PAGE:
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This was especially relevant in the setting for his cult modern epic – Gangs of Wasseypur duology. Set in post-independence India it depicts the darkest of human tendencies – vengeance, power struggles and politics. It handles violence exceptionally well and the dark tones of humor makes this a memorable experience. It carried an ensemble cast that included some of the best of theater’s products like Manoj Bajpai, Nawazuddin Siddiqui, Pankaj Tripathi, Piyush Mishra, Tigmanshu Dhulia, Richa Chaddha and Huma Qureshi.

Most of his movies are shot on a low budget, mainly because of his preference for shooting on real locations. He enjoys working within the constraints of the hustle of the location instead of trying to going overboard with controlling the commotion. This brings a great deal of authenticity in his movies and thus they stand out. Low budget also ensures creative freedom for Anurag which is visible in his movies that never shy away from the realities of the times we live in or lived in. For instance, the budget for Gangs of Wasseypur Part I was a meager Rs. 9.5 Crores, but the movie made Rs. 10 Crores in its opening weekend, itself. The duology was shot in a budget of Rs. 18.5 Crores and earned a resounding Rs. 58 Crores domestically.

The Gutsy Producer

Along with being an artist behind the camera as the director, Kashyap has also backed some of the most critically acclaimed movies like Masaan, Udta Punjab, Queen etc. His association with movies both as a director and a producer signal heavy character and script driven movies. Most of his movies deal with social issues, which unsurprisingly have had certification trouble especially during the reign of Pahlaj Nihalani.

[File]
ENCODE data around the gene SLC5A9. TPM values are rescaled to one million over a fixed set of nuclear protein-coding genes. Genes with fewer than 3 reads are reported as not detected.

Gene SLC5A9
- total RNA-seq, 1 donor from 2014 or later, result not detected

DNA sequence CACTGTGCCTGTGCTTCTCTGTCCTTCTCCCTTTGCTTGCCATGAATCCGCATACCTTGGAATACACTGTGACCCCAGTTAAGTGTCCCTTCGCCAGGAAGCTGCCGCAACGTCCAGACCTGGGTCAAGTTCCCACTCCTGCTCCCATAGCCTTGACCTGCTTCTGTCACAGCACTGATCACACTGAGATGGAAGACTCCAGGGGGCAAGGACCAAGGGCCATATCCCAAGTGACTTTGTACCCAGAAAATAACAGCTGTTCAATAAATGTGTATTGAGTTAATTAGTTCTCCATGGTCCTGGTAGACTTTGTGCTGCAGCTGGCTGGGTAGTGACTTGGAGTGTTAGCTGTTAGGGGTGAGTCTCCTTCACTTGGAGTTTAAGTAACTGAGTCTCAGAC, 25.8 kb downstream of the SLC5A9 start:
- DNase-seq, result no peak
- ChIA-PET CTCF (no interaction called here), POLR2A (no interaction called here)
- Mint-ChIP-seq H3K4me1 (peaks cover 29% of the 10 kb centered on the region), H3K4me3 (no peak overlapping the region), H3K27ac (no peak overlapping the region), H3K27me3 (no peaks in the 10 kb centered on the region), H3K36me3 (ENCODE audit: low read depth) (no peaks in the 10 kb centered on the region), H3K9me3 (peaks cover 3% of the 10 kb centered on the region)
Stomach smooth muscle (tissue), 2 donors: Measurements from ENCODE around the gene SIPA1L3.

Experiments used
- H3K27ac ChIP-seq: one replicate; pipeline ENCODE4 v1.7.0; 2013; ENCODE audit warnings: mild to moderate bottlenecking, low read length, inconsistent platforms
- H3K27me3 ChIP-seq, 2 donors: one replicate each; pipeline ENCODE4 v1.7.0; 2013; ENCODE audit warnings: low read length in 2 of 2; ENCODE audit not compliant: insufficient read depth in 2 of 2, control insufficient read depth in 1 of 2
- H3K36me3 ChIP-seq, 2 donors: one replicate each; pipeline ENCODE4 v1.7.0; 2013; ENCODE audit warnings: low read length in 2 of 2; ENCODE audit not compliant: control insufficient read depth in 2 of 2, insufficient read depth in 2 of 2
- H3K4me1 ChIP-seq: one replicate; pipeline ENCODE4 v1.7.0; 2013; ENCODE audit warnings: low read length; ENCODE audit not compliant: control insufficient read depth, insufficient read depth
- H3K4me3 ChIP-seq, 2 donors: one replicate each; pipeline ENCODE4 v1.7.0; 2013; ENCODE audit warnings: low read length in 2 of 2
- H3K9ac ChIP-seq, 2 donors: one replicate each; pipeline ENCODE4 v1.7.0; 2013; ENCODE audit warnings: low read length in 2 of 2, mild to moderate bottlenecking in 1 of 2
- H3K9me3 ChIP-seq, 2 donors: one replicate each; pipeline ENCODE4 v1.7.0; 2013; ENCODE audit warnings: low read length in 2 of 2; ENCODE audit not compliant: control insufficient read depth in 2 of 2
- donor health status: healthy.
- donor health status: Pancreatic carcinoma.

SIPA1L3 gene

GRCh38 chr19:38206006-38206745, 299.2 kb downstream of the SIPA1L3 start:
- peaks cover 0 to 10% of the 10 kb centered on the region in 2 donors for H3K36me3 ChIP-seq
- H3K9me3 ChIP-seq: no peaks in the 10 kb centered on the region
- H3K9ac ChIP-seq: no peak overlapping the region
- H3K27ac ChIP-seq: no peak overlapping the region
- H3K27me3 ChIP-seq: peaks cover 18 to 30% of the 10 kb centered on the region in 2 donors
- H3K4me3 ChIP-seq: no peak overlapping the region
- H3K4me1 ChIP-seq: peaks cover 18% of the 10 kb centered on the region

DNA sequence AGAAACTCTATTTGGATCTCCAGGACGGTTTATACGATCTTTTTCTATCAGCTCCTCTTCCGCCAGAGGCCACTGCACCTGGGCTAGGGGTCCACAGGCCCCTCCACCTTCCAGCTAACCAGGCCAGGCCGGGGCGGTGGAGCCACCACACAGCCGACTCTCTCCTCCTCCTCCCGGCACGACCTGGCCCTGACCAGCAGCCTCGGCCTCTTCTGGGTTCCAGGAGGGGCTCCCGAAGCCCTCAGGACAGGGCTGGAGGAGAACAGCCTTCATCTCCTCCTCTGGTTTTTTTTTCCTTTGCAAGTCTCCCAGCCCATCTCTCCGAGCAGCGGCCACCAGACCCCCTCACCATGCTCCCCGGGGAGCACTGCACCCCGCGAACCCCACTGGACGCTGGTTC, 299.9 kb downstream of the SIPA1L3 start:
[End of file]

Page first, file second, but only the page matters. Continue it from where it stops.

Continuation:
His production banner Phantom Films is one of a kind as well. This is evident once you look at the movies Phantom has been behind. He started Phantom in 2011 along with Udaan director Vikramaditya Motwane, Madhu Mantena and Vikas Bahl. The production house carries forward Kashyap’s own ideology of making more character-driven movies. Most of these reflect the stark realities of our society through the medium of entertainment. Some of the most soul-stirring movies churned out by them include Ugly, NH10, Masaan among others. They have also had immense success producing light-hearted movies like Queen (2014). It was a critical and commercial success and went on to win a National Award for Best Hindi Feature Film as well.

Anurag Kashyap’s brand of cinema comes along with a heavy baggage of inconvenience. Almost all of his movies, from Paanch (1998) to Udta Punjab (2016), have had constant run-ins with the censor board. Udta Punjab faced a lot since it deals with the drug problem infested deep in the state of Punjab, that the authorities have blatantly refuted. Following the suggested cuts required for a certification, Kashyap led a protest backed by the fraternity of directors and producers. He accused Nihalani of unfairly targeting Udta Punjab and trying to set the citizen’s morality on their behalf.

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Anurag Kashyap is now the poster boy of Indian filmmaking and rightly so. It is important for youngsters looking to release bold, subject driven movies to have a role model to look up to. His latest, Mukkabaaz deals with casteism and looks all set to offend a few. And of course long walks to and from the CBFC office seem likely. But again, that is what you expect from an Anurag Kashyap film. In an industry obsessed with creating senseless entertainers, Anurag is the hero bollywood needs.